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Northumbria Police rated good at reducing crime and keeping people safe #Police #Effectiveness

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Northumbria Police has been judged Northumbria to be ‘good’ on its overall effectiveness in reducing crime and keeping people safe.

Chief Constable Steve Ashman said:”Protecting the vulnerable in our communities is our number onepriority, it is therefore pleasing that HMIC have assessed Northumbria Police to be good at keeping people safe and reducing crime.

“As a large metropolitan force,we are particularly proud of the acknowledgement by HMIC that our staff understand that the needs of each victim are paramount and that wehave good  arrangements with our partners to support vulnerable victims.

“This has also been recognised by victims with our satisfaction rating being amongst the highest in England and Wales.

“Overall, the report has highlighted many areas of good performance and I am confident that we are well placedto build on this firm foundation as we continuously seek to improve theservice we provide.”


Northumbria Police and Crime Commissioner,Vera Baird
, said: “In Northumbria, protecting and supporting vulnerable victims is an absolute priority so we are pleased the findings of this report reflect this. We’re repeatedly praised for having a good knowledge and  understanding of the communities we serves – proving our neighbourhood teams are listening and we’re working hard to deliver what the public wants.
“There is a lot of innovative work takingplace in our region – we’re one of the only force’s in the country to offer a remote evidence suite and are the first force to train its entireworkforce in coercive control – clear examples of our on-going commitmentto protecting the vulnerable. This is something also reflected by the factthat 92.2 per cent of victims are satisfied with the service they havereceived from Northumbria Police, one of the highest scores in the country.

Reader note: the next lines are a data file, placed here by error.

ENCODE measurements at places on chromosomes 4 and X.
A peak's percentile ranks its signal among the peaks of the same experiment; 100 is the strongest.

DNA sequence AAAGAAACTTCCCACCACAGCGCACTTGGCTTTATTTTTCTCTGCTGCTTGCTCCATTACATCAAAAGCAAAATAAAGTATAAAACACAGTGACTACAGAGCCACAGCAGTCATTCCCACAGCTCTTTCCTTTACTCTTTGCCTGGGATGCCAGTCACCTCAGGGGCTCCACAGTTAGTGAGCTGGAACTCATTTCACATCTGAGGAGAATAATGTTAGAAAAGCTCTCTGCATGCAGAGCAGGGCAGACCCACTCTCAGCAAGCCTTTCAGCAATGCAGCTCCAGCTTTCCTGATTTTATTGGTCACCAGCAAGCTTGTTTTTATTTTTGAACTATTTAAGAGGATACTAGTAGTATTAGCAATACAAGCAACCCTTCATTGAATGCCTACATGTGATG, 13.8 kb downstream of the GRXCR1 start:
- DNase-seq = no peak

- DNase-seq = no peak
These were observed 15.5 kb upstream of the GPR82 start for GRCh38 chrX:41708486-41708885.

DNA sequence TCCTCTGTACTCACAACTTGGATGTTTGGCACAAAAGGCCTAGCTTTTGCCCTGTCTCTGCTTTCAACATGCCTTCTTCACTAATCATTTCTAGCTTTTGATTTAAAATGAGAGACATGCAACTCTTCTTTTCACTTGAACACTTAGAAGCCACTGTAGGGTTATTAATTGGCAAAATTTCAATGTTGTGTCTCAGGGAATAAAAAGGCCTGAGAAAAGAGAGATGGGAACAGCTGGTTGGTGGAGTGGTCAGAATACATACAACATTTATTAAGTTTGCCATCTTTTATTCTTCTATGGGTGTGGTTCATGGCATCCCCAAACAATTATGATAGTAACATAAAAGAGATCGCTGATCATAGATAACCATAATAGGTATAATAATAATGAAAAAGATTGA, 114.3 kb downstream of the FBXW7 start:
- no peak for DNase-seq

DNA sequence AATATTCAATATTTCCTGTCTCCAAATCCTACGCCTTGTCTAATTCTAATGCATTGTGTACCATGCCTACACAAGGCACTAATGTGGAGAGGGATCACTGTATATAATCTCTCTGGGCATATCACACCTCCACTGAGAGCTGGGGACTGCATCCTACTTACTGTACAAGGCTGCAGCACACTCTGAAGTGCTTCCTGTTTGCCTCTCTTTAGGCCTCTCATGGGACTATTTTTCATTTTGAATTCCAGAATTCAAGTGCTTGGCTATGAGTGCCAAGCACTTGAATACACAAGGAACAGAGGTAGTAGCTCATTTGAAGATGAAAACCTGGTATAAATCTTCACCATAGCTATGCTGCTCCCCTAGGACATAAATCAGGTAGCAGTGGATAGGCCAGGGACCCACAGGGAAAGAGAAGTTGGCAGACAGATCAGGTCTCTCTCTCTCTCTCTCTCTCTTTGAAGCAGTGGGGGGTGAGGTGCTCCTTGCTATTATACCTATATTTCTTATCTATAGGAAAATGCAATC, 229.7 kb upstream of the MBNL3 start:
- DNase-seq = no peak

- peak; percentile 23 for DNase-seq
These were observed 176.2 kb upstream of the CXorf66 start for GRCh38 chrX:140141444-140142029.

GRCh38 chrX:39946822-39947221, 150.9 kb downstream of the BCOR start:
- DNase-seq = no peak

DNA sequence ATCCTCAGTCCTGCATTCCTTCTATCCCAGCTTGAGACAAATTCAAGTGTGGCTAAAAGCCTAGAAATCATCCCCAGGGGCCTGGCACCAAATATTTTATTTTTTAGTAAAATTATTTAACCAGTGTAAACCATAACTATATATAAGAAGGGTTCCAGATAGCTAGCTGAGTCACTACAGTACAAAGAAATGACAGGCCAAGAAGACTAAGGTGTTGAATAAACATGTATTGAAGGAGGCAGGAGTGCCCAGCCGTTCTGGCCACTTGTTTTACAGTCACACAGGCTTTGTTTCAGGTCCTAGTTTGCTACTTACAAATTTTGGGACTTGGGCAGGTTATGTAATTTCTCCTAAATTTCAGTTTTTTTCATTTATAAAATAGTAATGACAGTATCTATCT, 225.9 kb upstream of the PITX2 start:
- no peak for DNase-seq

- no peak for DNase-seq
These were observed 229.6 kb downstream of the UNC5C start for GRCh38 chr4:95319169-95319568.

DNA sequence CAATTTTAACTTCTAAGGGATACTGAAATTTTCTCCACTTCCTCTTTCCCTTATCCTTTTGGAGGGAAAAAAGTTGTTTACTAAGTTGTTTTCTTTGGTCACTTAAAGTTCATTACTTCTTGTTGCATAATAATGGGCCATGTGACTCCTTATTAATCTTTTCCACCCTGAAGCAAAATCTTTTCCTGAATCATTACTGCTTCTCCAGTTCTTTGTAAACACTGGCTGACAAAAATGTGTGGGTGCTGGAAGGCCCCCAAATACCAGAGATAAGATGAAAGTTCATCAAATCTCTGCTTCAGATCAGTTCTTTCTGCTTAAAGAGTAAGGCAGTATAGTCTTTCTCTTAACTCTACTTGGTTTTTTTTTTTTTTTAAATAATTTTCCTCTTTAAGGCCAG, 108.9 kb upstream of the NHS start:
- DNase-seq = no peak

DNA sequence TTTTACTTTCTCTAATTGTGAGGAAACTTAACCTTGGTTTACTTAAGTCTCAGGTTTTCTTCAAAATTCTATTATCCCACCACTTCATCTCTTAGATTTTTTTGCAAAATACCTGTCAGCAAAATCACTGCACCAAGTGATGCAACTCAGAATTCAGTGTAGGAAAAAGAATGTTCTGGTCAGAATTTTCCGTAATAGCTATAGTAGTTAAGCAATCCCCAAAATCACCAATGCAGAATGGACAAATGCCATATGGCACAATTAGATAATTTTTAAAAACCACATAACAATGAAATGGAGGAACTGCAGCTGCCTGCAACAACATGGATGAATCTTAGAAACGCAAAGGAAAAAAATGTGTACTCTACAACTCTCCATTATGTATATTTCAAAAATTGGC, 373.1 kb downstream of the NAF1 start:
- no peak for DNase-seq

“While we are pleased, we are not complacent. We want to keep raising the bar, making improvements and ensuring the best interests of the victim and community remain at the heart of all we do.

“The Chief Constable and I are determined to do all we can to preserve our high policing standards and our national reputation for victim satisfaction.”

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Heartwarming cops share chips with man who hasn’t eaten for days

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Two police officers this evening shared their chips with a man they found on the motorway who hasn’t eaten food in days.

The caring cops showed compassion and humanity when they could have just nicked the lad and sent him off to the cells.

But instead of taking him straight into police custody they stopped off for some chips.

Showing a truly caring side of British traffic cops who often don’t get the best press.

“The cops from the Leicestershire road policing unit tweeted that they had found on motorway suspected to be an illegal immigrant into the UK.

“He’s not eaten for days and we’ve not eaten for hours, so we’ve all shared some fine English cuisine …… a bag of chips!! 👍🏻 🍟”

These truly caring officers have shown this evening that police officers have hearts and they do care about people.

Policing is not always about crime, it’s the small acts of human kindness that go a long way.